It is expected that the ORR will open out at least 700 sq km for development. The Chennai Outer Ring Road will run to a length of 62 km connecting Vandalur on NH-45 (GST) in the South-Western edge with Minjur in Thiruvotriyur-Ponneri-Pancheti (TPP) Road in the northern fringe of the city and close to the Ennore Port and other industrial developments in the Northern areas. The road will run via Nazarathpet on NH-4 (Bangalore Highway), Nemellichery on NH-205 (Chennai-Tirupati-Anantpur Highway) and Padayanallur on NH-5 (Chennai-Calcutta). The Vandalur to Nemillichery stretch, a length of 29.65 km, is being implemented as Phase-1 of development. The Tamil Nadu Road Development Company Limited (TNRDC), Chennai has been appointed as Managing Associate for this project. "Land of 400 ft has already been acquired. Here, a development of 25m+25m of road lanes on either direction is being built with a 22m set aside for future development of a public transit system," says an official at the TNRDC. "Another 50m of land is being kept on the right side of the road for future development. Phase 1 of the project (Vandalur to Nemillichery) is underway now; the contract was awarded to the GMR group and the tender process is in progress for the construction of the second phase. We expect that at least three interchanges will be complete on this phase by early 2013. There is bound to be easy access and reduction of traffic within the city with the formation of the ORR. A slew of satellite towns is expected to come up too."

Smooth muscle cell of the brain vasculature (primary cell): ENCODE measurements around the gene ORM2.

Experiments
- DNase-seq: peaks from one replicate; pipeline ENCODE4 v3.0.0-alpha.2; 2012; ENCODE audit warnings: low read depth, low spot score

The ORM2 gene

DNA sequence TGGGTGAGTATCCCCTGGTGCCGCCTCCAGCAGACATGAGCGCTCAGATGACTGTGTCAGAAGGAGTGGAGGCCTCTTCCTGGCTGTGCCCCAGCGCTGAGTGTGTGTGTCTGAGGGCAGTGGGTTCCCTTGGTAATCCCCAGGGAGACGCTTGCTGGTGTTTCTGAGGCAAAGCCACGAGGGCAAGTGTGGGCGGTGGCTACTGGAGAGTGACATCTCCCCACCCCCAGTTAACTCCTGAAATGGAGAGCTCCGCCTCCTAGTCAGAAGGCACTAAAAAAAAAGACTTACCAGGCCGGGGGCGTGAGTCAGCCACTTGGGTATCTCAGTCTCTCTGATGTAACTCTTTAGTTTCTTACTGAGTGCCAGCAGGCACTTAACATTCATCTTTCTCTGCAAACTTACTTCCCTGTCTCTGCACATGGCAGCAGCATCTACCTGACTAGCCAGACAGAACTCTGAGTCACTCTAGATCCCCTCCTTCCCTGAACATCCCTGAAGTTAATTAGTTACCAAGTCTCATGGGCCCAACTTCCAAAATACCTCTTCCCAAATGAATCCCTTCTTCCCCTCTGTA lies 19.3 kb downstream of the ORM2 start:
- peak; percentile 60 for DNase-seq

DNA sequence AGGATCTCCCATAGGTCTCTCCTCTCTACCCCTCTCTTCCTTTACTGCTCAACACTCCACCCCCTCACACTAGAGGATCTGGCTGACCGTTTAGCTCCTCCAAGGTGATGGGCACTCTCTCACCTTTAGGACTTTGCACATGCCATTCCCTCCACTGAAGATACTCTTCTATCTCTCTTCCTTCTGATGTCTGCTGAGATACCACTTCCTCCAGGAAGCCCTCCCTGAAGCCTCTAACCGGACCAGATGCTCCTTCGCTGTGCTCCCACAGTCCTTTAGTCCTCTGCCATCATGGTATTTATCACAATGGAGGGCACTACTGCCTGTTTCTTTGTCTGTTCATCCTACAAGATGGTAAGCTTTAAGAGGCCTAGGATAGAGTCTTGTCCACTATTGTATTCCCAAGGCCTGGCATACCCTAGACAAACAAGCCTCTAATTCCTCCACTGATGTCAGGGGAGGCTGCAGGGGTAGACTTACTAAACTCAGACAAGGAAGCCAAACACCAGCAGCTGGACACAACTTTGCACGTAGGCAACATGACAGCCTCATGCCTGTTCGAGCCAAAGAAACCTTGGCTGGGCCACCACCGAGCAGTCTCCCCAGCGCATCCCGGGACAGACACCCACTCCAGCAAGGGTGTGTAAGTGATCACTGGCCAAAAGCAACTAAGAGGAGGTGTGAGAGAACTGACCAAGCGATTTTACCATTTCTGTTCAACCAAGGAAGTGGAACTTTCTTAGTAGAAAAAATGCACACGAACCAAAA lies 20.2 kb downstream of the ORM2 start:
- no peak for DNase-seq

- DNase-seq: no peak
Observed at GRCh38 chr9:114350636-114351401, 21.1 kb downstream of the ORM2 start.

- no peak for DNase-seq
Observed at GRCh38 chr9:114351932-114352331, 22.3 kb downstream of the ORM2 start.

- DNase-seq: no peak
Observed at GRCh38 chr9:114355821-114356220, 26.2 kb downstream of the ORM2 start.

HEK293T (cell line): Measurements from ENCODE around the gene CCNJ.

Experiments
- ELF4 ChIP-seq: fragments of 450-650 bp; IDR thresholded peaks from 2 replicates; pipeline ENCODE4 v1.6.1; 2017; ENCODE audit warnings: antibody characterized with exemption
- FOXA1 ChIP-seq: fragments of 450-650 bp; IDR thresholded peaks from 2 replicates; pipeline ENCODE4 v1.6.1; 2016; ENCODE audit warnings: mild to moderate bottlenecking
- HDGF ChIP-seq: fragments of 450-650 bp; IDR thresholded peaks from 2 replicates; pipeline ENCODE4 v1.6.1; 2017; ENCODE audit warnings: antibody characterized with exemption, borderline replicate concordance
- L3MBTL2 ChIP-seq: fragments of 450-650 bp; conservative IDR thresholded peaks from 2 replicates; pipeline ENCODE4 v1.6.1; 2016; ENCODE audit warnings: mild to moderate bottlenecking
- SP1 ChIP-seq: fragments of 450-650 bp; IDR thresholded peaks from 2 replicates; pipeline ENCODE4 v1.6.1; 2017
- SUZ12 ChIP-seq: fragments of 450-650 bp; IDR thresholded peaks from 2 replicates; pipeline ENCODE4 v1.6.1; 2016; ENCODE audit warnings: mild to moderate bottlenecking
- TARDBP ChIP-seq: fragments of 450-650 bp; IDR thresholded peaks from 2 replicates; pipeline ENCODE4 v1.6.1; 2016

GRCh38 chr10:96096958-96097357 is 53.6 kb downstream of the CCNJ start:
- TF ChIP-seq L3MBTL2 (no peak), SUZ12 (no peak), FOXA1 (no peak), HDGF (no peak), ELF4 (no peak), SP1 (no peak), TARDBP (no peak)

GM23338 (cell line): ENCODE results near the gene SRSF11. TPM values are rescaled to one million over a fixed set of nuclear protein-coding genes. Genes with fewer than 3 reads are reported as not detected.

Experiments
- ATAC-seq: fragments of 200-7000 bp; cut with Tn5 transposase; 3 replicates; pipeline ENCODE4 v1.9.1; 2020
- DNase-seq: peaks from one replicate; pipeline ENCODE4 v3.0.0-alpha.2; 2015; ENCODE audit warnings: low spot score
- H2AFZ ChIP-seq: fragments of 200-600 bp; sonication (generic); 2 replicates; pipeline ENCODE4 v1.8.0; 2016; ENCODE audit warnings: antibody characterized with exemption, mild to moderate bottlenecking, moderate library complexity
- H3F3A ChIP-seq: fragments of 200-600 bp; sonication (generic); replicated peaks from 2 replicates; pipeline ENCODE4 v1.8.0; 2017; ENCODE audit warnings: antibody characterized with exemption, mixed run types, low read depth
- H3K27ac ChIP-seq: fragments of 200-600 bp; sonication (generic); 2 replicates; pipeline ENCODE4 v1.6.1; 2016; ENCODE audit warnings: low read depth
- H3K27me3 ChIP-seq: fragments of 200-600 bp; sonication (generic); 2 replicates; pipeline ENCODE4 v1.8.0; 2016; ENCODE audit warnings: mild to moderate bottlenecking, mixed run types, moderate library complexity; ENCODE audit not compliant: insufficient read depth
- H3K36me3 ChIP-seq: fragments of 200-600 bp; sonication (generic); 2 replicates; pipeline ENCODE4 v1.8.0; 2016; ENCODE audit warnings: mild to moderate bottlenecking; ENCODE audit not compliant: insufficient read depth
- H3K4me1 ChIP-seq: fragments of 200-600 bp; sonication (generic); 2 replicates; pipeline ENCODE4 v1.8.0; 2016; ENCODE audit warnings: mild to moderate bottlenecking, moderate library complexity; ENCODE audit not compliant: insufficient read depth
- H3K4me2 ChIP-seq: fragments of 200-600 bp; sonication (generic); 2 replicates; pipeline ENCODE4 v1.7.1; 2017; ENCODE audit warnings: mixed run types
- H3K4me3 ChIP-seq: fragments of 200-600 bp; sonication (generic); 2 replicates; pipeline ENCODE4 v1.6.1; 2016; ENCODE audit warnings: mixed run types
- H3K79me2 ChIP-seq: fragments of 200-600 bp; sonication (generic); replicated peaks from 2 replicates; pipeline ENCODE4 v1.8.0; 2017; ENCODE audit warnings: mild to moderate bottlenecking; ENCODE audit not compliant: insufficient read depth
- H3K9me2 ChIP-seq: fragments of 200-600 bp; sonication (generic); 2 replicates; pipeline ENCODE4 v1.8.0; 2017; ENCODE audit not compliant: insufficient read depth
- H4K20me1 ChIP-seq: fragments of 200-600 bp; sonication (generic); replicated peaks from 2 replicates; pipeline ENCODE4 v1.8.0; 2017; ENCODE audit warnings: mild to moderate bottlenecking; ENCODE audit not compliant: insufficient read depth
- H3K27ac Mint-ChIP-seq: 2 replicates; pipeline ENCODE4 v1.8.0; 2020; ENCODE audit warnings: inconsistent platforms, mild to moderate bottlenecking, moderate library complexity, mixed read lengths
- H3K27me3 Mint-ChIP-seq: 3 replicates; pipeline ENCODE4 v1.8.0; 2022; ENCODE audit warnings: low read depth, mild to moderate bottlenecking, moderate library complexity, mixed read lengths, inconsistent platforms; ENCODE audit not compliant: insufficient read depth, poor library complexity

"The ORR, which links four national highways, is expected to provide a significant thrust to the growth of various sectors. The development is planned so as to connect the industrial, manufacturing and IT corridors," states N Hariharan, Office Director - Chennai, Cushman and Wakefield, major real estate consultants, "The locations along the Outer Ring Road, especially the intersections of the Outer Ring Road and national highways are expected to witness significant real estate growth. These peripheral markets provide the benefit of lower land rates as against the high land costs in the city. The provision for commercial development along the corridor is likely to draw investments; the earmarking of land for future Mass Rapid System or Light Rail Transit is expected to boost connectivity and thereby promote growth." He cites the example of Bengaluru and Hyderabad, both of which have witnessed significant growth of late. "Bengaluru and Hyderabad have witnessed similar infrastructure developments that have augmented growth along the connecting corridors. The Outer Ring Road in Bengaluru has fuelled the growth of one of the fastest growing IT corridors. The stretch from Sarjapur to Marathahalli has witnessed significant commercial and residential developments in addition to housing various SEZ developments. Hyderabad has also registered growth on similar lines with the Outer Ring Road becoming operational even as locations like Appa junction, Narsingiand Bandlaguda are seeing increased residential developments.”